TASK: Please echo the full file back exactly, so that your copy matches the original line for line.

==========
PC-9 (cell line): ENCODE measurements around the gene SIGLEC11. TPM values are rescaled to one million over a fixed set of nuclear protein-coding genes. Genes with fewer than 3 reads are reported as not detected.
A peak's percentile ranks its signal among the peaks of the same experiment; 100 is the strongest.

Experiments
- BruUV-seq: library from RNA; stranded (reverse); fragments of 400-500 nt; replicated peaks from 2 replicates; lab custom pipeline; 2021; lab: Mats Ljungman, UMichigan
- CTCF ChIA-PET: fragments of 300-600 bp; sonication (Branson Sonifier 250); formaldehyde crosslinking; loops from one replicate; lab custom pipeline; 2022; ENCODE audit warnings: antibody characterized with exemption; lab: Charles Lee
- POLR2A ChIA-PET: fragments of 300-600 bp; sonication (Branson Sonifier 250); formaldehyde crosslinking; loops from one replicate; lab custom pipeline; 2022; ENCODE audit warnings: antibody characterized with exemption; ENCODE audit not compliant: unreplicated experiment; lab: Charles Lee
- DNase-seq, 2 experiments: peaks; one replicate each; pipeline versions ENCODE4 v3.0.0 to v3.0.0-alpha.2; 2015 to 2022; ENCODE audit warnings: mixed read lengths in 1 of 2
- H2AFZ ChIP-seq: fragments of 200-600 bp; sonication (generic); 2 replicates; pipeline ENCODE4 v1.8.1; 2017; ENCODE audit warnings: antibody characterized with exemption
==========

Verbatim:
PC-9 (cell line): ENCODE measurements around the gene SIGLEC11. TPM values are rescaled to one million over a fixed set of nuclear protein-coding genes. Genes with fewer than 3 reads are reported as not detected.
A peak's percentile ranks its signal among the peaks of the same experiment; 100 is the strongest.

Experiments
- BruUV-seq: library from RNA; stranded (reverse); fragments of 400-500 nt; replicated peaks from 2 replicates; lab custom pipeline; 2021; lab: Mats Ljungman, UMichigan
- CTCF ChIA-PET: fragments of 300-600 bp; sonication (Branson Sonifier 250); formaldehyde crosslinking; loops from one replicate; lab custom pipeline; 2022; ENCODE audit warnings: antibody characterized with exemption; lab: Charles Lee
- POLR2A ChIA-PET: fragments of 300-600 bp; sonication (Branson Sonifier 250); formaldehyde crosslinking; loops from one replicate; lab custom pipeline; 2022; ENCODE audit warnings: antibody characterized with exemption; ENCODE audit not compliant: unreplicated experiment; lab: Charles Lee
- DNase-seq, 2 experiments: peaks; one replicate each; pipeline versions ENCODE4 v3.0.0 to v3.0.0-alpha.2; 2015 to 2022; ENCODE audit warnings: mixed read lengths in 1 of 2
- H2AFZ ChIP-seq: fragments of 200-600 bp; sonication (generic); 2 replicates; pipeline ENCODE4 v1.8.1; 2017; ENCODE audit warnings: antibody characterized with exemption